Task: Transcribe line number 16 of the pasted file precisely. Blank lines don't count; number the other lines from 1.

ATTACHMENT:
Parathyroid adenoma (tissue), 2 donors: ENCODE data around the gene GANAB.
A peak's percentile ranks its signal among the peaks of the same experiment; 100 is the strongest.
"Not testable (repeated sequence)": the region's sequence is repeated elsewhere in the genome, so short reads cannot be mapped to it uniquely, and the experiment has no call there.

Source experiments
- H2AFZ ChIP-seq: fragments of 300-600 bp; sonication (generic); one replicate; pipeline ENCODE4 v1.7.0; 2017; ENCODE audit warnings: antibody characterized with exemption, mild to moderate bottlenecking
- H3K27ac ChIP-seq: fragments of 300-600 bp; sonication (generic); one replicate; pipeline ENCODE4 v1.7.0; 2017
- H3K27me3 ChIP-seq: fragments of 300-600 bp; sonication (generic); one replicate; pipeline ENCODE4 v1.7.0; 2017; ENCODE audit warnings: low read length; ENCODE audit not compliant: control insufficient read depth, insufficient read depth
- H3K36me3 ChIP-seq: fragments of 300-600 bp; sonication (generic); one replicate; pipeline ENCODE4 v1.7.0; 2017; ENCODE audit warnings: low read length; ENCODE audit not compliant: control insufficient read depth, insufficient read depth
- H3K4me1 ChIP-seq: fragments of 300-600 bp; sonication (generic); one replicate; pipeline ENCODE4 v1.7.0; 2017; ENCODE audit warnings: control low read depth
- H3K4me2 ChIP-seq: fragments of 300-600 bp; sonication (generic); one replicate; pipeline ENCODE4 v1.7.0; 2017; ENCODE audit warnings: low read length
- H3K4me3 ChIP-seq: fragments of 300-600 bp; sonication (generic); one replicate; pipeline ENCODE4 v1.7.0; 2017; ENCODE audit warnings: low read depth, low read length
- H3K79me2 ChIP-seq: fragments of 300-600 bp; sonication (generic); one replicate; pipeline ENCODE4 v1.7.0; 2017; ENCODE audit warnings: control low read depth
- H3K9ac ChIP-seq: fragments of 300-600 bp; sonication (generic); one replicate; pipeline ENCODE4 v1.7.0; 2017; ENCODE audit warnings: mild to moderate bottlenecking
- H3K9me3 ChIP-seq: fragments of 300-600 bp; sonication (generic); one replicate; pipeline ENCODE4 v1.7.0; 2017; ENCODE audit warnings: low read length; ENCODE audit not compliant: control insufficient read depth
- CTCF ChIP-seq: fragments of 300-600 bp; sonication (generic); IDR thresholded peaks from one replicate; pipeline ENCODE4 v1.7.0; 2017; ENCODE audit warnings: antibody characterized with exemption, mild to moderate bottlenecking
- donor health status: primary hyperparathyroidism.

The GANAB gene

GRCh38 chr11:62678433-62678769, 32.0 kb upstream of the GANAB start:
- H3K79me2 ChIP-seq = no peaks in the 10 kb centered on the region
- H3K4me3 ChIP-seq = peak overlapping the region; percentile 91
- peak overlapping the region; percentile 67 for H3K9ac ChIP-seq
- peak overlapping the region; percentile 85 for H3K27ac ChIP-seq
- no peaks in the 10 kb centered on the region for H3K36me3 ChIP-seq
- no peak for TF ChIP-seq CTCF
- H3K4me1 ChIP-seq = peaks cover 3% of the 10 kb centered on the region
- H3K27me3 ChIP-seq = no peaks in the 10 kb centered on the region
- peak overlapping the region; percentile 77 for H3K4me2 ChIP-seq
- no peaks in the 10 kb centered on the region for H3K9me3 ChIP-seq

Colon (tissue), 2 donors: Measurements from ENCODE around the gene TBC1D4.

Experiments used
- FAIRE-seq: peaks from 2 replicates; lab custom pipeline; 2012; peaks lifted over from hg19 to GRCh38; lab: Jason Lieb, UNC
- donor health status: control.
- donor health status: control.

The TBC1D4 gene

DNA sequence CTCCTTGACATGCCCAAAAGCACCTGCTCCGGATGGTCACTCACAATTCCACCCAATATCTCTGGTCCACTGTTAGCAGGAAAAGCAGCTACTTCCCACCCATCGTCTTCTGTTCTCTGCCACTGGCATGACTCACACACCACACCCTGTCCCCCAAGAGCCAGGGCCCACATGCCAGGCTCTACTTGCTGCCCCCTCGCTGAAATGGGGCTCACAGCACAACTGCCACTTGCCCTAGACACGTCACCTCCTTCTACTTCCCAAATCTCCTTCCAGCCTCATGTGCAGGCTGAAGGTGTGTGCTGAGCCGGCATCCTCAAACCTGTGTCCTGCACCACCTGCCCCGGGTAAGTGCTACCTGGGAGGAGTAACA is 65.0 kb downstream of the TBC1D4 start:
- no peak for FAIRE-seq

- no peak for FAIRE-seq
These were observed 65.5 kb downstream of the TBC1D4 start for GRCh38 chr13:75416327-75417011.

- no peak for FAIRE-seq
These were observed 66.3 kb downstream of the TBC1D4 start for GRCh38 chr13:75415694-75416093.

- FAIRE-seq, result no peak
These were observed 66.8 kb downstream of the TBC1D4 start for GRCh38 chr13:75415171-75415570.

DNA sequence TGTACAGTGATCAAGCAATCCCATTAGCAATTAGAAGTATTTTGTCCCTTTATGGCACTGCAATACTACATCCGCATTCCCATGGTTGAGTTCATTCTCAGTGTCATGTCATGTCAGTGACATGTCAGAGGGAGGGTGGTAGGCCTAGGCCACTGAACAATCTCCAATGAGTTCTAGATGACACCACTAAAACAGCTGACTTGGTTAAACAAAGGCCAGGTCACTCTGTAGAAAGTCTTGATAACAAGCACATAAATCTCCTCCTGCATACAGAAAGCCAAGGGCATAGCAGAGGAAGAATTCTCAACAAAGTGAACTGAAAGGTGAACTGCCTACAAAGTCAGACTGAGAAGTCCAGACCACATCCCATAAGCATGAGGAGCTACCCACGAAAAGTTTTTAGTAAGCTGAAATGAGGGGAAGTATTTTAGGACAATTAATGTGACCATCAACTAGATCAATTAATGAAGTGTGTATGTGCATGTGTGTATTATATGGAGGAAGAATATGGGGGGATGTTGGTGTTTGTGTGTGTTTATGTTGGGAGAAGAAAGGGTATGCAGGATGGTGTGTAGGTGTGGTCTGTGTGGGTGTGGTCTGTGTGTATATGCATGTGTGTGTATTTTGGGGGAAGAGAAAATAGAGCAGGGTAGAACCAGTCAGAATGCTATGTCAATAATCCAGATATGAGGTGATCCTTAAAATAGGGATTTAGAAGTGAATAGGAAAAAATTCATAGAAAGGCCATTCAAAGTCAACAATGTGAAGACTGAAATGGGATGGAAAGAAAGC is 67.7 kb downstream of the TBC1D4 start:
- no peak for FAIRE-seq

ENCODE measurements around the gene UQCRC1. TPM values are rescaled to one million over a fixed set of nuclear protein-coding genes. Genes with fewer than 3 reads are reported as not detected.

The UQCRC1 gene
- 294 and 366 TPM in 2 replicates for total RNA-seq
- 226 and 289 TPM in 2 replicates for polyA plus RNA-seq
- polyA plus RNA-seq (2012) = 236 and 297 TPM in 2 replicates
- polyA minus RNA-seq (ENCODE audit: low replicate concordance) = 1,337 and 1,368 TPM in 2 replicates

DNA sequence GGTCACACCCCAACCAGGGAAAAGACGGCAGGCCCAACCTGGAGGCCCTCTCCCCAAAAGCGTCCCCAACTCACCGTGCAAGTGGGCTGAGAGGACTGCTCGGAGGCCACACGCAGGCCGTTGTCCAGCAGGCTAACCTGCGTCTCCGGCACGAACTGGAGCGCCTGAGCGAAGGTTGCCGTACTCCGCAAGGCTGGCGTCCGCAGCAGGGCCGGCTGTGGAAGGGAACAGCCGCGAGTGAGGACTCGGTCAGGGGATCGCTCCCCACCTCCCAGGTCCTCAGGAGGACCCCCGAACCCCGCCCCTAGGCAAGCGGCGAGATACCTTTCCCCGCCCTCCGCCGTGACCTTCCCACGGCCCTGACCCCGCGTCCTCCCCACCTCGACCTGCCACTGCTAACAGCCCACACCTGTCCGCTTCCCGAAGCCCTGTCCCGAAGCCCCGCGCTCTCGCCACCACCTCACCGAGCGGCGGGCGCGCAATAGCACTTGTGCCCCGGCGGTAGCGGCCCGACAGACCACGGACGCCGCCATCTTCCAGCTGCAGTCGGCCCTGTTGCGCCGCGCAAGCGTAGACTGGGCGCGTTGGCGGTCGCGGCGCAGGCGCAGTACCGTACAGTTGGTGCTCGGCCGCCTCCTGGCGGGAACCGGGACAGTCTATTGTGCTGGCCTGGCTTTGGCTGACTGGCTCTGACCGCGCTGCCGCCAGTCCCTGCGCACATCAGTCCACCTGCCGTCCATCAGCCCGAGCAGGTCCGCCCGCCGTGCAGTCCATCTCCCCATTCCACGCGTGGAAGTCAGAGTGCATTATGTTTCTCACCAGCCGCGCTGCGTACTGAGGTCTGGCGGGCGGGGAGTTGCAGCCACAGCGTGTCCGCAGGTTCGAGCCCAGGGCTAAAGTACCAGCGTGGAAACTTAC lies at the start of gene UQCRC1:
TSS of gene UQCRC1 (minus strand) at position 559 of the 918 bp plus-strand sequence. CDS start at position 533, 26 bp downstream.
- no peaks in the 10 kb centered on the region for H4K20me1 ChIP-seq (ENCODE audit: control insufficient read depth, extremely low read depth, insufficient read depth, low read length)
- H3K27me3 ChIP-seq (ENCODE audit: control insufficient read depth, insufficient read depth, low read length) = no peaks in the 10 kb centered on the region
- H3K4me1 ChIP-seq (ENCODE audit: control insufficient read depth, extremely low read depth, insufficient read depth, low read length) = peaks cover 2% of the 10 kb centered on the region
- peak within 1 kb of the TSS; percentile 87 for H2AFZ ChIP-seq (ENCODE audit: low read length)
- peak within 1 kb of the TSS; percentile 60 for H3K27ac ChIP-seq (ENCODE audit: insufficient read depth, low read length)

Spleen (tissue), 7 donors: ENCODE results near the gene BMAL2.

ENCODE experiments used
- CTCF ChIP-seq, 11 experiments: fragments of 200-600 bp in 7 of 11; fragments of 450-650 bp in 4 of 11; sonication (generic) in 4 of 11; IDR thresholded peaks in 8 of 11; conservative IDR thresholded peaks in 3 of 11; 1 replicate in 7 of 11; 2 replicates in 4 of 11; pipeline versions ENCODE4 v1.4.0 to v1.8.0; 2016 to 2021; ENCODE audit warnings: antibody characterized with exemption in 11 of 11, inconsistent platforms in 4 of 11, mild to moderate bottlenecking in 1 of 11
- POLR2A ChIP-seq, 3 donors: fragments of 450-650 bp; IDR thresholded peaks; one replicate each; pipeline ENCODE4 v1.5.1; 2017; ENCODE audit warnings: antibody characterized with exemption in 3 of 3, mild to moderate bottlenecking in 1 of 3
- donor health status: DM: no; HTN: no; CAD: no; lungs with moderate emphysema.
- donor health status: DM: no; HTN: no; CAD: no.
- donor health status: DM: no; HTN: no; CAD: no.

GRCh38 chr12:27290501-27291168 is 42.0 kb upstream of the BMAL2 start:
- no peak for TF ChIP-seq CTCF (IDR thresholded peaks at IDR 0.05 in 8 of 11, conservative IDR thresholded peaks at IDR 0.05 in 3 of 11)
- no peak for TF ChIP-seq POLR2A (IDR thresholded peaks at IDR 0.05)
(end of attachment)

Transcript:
- donor health status: primary hyperparathyroidism.